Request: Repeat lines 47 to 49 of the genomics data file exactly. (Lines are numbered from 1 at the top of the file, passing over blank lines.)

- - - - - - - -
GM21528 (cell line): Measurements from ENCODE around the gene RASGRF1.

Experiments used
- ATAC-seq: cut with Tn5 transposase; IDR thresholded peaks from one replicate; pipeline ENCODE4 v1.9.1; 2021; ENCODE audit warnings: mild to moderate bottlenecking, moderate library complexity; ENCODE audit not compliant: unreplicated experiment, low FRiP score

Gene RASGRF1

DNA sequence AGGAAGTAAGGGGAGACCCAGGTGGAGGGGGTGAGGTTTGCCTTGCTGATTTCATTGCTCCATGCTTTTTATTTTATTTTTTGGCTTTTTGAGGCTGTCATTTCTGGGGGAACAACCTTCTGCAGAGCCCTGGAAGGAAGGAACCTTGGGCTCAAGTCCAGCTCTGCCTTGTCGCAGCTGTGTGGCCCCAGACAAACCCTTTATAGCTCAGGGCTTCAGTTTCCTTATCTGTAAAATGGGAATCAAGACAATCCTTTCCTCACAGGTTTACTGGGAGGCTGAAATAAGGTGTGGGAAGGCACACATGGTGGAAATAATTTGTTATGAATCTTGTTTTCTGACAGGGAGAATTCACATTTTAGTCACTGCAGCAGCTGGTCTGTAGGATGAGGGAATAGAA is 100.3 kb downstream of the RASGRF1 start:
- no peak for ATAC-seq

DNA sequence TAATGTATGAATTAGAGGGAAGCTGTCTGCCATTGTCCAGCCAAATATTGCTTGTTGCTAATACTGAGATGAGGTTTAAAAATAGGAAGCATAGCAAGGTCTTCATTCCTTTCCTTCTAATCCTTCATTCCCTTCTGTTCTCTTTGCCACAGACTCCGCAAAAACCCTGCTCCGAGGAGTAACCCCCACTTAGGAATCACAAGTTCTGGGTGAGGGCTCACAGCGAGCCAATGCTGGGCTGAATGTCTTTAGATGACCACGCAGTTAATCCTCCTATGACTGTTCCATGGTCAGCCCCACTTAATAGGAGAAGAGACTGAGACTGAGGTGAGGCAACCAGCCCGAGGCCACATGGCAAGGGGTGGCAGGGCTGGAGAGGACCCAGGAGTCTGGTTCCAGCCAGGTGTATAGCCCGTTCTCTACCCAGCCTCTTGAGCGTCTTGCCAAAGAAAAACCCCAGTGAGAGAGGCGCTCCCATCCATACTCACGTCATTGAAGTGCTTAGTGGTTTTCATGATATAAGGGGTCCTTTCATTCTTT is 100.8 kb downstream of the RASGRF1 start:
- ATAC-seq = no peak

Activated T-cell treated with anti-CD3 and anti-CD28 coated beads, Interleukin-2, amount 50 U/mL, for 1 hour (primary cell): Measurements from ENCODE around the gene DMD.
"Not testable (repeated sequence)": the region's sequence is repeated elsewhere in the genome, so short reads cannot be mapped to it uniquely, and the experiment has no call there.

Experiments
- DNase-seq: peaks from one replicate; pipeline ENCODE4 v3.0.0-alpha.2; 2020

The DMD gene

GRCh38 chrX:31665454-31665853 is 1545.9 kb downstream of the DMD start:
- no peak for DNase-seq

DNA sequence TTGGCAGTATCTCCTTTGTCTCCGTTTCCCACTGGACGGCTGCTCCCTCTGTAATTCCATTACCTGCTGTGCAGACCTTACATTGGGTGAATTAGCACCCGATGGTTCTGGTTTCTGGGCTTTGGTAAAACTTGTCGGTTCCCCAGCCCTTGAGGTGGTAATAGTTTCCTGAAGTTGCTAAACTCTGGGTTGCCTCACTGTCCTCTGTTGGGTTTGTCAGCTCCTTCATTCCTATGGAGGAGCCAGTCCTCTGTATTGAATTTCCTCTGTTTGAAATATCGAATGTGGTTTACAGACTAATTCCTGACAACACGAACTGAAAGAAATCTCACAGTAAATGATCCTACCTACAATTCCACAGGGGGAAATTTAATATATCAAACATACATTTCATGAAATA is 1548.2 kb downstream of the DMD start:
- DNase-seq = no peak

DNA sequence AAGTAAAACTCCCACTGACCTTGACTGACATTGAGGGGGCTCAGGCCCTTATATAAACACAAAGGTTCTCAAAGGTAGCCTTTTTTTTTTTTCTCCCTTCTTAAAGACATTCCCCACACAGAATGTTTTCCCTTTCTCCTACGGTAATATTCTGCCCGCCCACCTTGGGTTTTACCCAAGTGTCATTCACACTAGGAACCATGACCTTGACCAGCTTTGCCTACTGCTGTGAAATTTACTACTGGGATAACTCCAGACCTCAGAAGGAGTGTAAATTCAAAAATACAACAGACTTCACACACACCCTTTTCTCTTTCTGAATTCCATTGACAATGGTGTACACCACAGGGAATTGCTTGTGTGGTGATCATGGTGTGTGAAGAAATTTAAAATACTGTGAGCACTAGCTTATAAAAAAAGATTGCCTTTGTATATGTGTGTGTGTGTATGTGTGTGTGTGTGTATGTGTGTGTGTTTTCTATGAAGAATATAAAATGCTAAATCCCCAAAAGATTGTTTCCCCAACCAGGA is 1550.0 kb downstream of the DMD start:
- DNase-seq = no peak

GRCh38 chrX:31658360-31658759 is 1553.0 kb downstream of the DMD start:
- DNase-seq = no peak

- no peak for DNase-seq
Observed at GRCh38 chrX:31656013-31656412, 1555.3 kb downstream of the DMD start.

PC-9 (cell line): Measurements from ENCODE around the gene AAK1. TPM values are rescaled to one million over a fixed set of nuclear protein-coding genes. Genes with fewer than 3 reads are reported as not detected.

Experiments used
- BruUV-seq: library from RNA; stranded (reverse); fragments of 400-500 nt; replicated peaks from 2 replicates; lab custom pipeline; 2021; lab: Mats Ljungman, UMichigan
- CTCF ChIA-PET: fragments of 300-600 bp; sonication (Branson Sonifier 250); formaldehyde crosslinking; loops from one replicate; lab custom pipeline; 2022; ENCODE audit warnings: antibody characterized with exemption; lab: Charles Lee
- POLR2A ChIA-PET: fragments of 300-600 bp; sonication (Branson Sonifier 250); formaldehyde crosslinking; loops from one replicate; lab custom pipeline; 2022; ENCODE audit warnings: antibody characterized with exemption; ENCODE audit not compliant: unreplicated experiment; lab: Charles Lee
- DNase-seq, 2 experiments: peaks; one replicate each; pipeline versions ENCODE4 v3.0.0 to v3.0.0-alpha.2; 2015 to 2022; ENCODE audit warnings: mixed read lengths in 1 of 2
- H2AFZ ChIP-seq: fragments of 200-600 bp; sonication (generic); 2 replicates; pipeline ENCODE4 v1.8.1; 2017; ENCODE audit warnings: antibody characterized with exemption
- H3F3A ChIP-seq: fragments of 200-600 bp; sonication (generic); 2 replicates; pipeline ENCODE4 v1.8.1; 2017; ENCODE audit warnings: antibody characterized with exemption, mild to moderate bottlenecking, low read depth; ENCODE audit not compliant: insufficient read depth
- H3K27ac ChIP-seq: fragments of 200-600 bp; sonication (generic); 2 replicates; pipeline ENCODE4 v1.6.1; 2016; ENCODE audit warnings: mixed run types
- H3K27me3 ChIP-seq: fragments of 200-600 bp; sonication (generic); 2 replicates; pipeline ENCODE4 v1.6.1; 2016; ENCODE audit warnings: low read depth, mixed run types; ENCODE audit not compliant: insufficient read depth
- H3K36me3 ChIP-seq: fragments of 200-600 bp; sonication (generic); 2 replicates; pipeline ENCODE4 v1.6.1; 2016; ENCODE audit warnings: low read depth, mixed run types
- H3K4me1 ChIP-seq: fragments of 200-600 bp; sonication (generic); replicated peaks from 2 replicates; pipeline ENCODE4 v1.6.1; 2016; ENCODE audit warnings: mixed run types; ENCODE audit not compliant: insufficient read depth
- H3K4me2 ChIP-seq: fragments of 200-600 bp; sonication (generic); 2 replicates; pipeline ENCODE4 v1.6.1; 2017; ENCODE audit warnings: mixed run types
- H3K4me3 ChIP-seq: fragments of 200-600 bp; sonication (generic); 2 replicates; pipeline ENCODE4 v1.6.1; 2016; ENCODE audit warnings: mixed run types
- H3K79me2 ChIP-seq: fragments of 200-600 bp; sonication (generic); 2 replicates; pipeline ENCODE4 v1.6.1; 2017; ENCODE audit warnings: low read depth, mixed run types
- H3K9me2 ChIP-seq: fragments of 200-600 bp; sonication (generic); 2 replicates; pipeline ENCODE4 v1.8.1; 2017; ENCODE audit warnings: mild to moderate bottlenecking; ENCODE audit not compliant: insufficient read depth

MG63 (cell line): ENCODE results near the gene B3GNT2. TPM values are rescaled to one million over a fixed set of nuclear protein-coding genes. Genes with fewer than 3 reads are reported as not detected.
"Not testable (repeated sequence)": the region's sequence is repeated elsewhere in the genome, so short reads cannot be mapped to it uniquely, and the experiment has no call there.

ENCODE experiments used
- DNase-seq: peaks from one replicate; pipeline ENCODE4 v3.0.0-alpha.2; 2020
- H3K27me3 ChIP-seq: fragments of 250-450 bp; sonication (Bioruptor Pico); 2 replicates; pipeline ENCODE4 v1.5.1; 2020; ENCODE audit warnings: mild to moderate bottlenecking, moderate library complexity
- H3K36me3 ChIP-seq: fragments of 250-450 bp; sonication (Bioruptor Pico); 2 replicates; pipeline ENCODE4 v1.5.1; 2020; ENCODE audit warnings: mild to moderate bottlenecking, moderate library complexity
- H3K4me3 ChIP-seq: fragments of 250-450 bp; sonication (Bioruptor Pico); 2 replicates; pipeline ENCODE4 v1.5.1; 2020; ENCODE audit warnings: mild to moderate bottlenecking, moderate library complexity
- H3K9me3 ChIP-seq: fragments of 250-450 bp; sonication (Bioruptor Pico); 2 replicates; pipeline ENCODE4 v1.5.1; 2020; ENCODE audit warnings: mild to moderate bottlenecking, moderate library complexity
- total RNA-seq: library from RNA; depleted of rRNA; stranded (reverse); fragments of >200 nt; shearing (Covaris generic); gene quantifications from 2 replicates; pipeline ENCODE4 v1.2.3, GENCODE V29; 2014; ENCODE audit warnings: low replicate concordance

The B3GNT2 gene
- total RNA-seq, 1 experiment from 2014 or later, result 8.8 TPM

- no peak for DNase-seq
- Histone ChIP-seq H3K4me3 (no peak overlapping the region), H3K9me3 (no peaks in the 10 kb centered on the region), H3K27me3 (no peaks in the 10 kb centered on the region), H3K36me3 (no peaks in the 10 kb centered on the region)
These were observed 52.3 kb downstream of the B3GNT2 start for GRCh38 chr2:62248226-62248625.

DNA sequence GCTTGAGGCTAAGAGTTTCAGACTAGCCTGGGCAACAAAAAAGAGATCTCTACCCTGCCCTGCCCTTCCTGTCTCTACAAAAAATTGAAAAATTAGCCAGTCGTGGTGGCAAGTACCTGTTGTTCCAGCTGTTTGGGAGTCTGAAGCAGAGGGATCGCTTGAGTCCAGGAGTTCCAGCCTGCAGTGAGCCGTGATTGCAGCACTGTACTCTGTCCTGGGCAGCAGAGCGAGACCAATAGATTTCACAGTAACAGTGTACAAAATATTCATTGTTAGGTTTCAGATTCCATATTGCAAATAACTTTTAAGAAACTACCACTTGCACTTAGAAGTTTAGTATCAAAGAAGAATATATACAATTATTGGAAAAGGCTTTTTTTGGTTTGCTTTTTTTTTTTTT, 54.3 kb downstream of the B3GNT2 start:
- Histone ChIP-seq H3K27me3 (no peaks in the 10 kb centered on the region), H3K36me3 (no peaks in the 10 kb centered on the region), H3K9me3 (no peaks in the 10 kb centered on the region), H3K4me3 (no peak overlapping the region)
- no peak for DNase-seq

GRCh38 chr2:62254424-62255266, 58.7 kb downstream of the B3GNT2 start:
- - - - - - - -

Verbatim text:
- H3K9me3 ChIP-seq: fragments of 250-450 bp; sonication (Bioruptor Pico); 2 replicates; pipeline ENCODE4 v1.5.1; 2020; ENCODE audit warnings: mild to moderate bottlenecking, moderate library complexity
- total RNA-seq: library from RNA; depleted of rRNA; stranded (reverse); fragments of >200 nt; shearing (Covaris generic); gene quantifications from 2 replicates; pipeline ENCODE4 v1.2.3, GENCODE V29; 2014; ENCODE audit warnings: low replicate concordance

The B3GNT2 gene